We are running the following queries using dynamic SQL, which is erroring out for few cases when we run concurrent instances. The error is:

Could not continue scan with NOLOCK due to data movement...

This question says this error is thrown when a process reads data which is being deleted by another process. Our process is deleting and reading the same rows, however one after the other as per following query (the SELECT is after the DELETE):

WHERE colum1 = somevalue1
AND column2 = somevalue2

WHERE colum1 = somevalue1
AND column2 = somevalue2

I am trying to understand the execution of above query. As the SELECT is uncommitted, does it start executing before the DELETE is committed? Would this mean that removing the NOLOCK hint would stop the error?

  • 3
    The error isn't caused by the DELETE ... SELECT from a single session. That always runs sequentially. The issue is the SELECT (NOLOCK) running concurrently with data modifications in a different session. – Martin Smith Feb 17 '13 at 18:48
  • @MartinSmith So.. SELECT (NOLOCK) will not ignore the locks caused by DELETE and will begin execution only after DELETE is committed ? Then probably error is because of some other query as we are not running more than one instance of DELETE ... SELECT parallely acting on same rows. – kanu Feb 17 '13 at 19:10
  • Can you use snapshot isolation instead of NOLOCK? – A-K Feb 17 '13 at 20:09
  • @kanu - It will begin executing after the DELETE has finished because that's the way TSQL works. It won't fire off an asynch delete then start on the SELECT before that statement has finished. Whether it is committed or not depends if both statements are running in the same transaction or not. But either way it is irrelevant. As stated earlier you are getting this because of activity from a different spid. – Martin Smith Feb 17 '13 at 22:21

As the SELECT is uncommitted, does it start executing before the DELETE is committed?

No, T-SQL statements always execute sequentially in SQL Server. The point is the SELECT may read uncommitted changes made by other concurrently-executing transactions.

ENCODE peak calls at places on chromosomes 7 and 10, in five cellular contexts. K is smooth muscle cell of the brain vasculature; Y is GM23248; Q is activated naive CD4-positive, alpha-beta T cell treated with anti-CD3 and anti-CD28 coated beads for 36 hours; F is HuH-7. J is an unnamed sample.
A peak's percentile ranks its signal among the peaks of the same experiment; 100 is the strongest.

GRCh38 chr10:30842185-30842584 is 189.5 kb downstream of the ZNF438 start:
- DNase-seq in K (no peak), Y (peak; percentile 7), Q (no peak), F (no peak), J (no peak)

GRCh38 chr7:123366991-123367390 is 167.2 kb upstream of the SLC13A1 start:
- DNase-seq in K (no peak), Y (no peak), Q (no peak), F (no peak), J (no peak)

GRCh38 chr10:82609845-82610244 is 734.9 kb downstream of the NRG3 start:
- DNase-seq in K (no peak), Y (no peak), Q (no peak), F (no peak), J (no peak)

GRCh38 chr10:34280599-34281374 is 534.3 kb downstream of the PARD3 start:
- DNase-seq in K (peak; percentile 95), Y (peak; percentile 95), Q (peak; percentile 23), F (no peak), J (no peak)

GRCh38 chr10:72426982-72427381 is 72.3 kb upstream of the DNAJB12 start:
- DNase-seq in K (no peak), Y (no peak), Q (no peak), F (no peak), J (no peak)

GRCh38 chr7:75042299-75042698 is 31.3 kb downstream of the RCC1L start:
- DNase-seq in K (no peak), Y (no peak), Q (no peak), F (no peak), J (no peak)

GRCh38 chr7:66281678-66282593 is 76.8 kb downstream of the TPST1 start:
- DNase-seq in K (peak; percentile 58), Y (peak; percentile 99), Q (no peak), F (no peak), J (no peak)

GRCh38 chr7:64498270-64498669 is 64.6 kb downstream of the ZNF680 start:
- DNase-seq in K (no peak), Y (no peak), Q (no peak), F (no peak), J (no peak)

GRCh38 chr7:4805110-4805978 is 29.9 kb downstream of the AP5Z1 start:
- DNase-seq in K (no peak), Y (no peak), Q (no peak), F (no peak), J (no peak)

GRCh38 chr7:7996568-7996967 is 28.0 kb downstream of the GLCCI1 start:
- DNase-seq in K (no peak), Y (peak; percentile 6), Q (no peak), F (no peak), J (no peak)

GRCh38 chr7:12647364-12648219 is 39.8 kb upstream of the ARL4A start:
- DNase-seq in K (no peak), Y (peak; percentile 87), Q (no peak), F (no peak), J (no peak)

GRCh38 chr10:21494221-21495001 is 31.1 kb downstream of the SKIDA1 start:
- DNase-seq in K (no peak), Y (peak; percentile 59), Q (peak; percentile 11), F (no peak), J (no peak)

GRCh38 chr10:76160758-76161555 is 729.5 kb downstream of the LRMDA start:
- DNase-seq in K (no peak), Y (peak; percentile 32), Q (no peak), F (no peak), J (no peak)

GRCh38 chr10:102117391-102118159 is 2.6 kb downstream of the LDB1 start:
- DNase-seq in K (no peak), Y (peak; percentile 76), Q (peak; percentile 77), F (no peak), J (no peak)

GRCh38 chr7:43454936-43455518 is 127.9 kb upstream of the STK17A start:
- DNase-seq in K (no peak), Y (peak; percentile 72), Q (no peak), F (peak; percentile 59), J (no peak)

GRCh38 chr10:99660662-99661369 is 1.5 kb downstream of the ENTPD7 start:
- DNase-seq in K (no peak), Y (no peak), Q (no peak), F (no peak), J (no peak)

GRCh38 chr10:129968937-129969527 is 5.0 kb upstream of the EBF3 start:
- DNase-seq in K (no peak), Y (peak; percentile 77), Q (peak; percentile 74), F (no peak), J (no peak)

Would this mean that removing NOLOCK should stop the error?

Yes, but only because error 601 is only possible when the transaction isolation level is READ UNCOMMITTED. Moving to a different isolation level prevents that particular error from occurring.

Additional information

Error 601 can occur for a variety of reasons, but all share a common theme: the SQL Server engine was following some pointer chain or other, when it encountered a situation where a structure it was expecting to be present had been moved or deleted by another concurrently-executing process.

The number of cases where error 601 can occur has been progressively reduced over SQL Server releases, with SQL Server 2012 the least likely to return this error, though it is still possible.

My own view is that all error 601 incidents are bugs - for a suitable value of 'bug'. The behaviour is certainly undesirable, and goes well beyond the SQL standard's description of phenomena that may be encountered under the READ UNCOMMITTED isolation level.

While it is certainly true that the SQL standard does not define the detailed behaviours of the different isolation levels very well, what it does say leads to the common belief that the only consequence of READ UNCOMMITTED is that a transaction may see data that has been changed by another transaction before that other transaction commits. As a result of that, using READ UNCOMMITTED isolation level is often justified on the basis that almost all transactions commit very quickly (and very few roll back) so reading 'dirty' data is just a timing difference.

Unfortunately, the implementation of READ UNCOMMITTED in SQL Server goes much further than simple dirty reads. A READ UNCOMMITTED transaction in SQL Server can return duplicated data, a partial read of a large data type, skip data records entirely, or simply fail with an 601 error.

It is possible to experience some of these behaviours under READ COMMITTED and even REPEATABLE READ. This leads some to conclude that the only acceptable isolation levels are those that provide at least statement-level consistency, namely row-versioning READ COMMITTED, SNAPSHOT isolation, or SERIALIZABLE.

Of these, row-versioning READ COMMITTED is usually the easiest to transition to. See this Books Online Topic and its subtree for details of row-versioning isolation levels.

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